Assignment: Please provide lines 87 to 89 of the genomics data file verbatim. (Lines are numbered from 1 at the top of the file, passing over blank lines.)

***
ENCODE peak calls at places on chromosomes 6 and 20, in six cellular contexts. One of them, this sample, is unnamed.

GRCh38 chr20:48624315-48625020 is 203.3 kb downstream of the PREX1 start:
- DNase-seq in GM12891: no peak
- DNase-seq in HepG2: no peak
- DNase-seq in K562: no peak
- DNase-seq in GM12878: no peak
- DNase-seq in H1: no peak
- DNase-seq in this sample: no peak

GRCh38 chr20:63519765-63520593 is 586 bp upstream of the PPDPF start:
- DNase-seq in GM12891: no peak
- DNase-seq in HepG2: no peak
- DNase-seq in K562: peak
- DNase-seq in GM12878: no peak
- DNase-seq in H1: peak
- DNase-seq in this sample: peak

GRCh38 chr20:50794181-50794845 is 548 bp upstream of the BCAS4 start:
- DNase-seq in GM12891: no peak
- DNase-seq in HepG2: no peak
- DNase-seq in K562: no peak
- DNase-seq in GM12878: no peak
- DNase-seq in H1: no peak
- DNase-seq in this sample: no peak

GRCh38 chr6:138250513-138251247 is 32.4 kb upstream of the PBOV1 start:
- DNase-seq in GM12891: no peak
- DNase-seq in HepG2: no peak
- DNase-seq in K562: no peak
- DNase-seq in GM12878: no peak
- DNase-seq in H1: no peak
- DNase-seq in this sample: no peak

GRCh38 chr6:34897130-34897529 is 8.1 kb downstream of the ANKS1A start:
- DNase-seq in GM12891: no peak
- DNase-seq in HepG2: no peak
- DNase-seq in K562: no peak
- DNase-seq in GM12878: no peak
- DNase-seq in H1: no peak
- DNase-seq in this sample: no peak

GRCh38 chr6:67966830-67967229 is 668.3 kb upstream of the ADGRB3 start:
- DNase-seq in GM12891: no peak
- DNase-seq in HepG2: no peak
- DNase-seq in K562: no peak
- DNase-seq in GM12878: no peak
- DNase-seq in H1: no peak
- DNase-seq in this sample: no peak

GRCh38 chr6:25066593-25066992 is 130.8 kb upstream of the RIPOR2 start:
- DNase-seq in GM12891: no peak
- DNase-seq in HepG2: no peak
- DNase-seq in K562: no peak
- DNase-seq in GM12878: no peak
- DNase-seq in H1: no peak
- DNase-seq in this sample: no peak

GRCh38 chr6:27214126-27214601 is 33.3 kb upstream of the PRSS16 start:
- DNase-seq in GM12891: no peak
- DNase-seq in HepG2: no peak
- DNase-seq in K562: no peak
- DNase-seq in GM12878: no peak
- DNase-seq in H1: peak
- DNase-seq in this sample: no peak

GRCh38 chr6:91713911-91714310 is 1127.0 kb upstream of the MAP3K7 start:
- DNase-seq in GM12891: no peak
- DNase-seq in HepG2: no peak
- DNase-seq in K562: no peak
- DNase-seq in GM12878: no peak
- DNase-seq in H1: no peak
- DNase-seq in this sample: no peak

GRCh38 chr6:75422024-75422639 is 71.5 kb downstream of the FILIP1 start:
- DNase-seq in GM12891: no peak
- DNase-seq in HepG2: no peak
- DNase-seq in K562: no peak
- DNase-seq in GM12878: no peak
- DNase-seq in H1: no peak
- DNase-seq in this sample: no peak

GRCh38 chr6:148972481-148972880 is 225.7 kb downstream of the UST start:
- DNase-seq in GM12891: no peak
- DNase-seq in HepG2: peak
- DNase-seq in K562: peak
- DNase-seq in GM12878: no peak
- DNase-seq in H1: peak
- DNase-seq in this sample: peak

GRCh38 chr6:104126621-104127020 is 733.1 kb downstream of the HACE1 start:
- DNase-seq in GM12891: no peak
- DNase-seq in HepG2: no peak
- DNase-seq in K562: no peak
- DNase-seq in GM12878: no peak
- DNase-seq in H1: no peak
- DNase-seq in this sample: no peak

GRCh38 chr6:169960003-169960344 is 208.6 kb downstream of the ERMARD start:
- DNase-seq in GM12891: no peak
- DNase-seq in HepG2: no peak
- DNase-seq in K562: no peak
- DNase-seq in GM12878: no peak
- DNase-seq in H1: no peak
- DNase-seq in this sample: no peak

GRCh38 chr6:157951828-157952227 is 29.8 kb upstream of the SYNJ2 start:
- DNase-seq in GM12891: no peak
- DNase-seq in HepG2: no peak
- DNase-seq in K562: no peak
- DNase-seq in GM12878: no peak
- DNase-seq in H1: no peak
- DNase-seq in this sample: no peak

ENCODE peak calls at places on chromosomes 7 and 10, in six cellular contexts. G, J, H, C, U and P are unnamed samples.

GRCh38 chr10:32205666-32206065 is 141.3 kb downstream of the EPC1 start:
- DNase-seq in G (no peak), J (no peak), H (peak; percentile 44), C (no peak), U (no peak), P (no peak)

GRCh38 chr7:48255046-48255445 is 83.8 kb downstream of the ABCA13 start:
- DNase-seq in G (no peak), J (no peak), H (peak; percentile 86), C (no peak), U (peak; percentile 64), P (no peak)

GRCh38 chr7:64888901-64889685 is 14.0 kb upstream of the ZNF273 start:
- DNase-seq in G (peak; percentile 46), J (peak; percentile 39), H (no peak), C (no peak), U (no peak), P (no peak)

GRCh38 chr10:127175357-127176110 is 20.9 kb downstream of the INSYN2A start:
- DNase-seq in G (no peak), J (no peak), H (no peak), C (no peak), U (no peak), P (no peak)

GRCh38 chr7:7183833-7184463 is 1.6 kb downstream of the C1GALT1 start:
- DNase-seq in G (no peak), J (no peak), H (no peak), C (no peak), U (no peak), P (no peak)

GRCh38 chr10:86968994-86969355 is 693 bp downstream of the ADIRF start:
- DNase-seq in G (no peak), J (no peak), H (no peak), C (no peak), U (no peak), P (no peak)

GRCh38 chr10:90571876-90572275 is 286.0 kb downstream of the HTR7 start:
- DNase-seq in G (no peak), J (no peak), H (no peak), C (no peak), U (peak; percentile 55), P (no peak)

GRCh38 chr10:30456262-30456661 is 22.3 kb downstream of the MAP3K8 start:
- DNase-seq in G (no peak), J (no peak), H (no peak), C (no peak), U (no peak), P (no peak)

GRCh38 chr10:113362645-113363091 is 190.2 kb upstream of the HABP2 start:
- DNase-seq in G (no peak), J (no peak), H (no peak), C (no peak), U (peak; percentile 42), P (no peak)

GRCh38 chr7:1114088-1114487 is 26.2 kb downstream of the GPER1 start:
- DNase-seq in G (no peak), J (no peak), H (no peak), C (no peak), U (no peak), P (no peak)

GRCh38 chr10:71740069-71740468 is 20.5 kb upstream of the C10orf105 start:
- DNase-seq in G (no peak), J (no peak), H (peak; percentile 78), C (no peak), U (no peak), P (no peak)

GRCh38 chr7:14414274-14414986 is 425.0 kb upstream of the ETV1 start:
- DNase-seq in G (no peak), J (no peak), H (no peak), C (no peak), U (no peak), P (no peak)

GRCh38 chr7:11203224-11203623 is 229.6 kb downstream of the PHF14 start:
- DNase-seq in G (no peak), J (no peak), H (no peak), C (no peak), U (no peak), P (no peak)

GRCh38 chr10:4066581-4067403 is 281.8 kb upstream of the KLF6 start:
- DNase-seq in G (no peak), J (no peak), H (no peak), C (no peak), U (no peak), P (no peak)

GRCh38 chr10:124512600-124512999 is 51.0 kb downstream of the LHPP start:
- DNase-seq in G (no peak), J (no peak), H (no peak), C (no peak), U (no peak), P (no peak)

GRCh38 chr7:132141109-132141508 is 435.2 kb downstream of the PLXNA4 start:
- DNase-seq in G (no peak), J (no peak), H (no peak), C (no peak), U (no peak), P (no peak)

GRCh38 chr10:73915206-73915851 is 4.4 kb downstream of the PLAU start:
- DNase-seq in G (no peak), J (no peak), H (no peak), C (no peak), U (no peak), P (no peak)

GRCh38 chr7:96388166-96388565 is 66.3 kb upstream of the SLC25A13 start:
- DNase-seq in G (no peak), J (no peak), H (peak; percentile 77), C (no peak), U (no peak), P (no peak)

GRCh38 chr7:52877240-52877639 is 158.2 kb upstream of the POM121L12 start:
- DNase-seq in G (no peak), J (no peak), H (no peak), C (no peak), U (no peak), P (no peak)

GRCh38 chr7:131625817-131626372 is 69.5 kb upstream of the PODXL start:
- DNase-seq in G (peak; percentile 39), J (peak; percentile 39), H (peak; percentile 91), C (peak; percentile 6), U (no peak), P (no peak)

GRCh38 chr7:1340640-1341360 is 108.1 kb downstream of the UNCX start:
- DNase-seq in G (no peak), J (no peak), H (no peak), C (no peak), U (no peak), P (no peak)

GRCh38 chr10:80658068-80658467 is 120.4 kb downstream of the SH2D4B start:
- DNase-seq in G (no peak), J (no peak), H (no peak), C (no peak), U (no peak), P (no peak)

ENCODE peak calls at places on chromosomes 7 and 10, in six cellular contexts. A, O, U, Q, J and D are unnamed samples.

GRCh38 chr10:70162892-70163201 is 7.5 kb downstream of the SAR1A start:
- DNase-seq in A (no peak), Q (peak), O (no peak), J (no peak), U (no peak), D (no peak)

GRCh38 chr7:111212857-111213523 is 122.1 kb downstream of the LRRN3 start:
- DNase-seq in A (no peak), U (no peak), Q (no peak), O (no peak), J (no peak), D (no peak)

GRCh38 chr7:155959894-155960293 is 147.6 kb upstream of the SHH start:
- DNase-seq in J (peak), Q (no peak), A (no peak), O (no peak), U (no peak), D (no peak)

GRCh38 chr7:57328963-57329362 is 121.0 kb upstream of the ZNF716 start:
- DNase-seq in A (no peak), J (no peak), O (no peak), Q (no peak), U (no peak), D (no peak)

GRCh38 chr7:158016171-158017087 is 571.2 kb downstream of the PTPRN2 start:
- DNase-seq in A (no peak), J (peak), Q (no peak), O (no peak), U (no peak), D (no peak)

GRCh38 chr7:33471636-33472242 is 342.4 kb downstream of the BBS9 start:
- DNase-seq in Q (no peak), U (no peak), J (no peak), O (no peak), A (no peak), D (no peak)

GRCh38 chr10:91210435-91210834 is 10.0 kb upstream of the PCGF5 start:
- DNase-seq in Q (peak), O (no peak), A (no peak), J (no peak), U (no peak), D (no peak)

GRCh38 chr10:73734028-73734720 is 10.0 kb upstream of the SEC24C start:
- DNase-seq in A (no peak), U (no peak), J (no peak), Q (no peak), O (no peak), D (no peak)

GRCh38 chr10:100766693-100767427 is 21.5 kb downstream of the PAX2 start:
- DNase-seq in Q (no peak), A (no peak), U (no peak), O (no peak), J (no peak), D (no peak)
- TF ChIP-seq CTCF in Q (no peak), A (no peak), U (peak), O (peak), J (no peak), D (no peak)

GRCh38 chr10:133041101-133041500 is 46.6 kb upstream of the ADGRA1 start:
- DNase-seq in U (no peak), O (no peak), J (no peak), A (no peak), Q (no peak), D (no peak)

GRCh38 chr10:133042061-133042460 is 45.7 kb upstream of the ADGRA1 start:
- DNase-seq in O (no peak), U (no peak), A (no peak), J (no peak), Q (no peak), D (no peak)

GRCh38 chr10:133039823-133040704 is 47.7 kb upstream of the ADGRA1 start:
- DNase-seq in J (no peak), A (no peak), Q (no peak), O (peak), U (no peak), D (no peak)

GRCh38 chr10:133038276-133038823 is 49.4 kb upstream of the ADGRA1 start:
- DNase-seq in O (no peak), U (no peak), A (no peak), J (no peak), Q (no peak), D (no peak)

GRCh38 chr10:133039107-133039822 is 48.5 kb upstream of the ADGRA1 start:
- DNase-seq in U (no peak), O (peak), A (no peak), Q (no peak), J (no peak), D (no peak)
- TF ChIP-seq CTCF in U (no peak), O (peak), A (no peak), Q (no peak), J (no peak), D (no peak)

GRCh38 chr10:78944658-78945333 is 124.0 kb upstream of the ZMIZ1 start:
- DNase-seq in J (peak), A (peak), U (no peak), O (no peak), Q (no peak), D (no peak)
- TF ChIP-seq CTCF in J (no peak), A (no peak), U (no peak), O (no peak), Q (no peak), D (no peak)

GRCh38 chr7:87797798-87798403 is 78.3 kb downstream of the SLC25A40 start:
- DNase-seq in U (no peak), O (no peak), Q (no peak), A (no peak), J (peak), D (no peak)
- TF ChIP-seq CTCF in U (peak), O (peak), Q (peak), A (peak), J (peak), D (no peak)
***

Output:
- DNase-seq in GM12891: no peak
- DNase-seq in HepG2: no peak
- DNase-seq in K562: no peak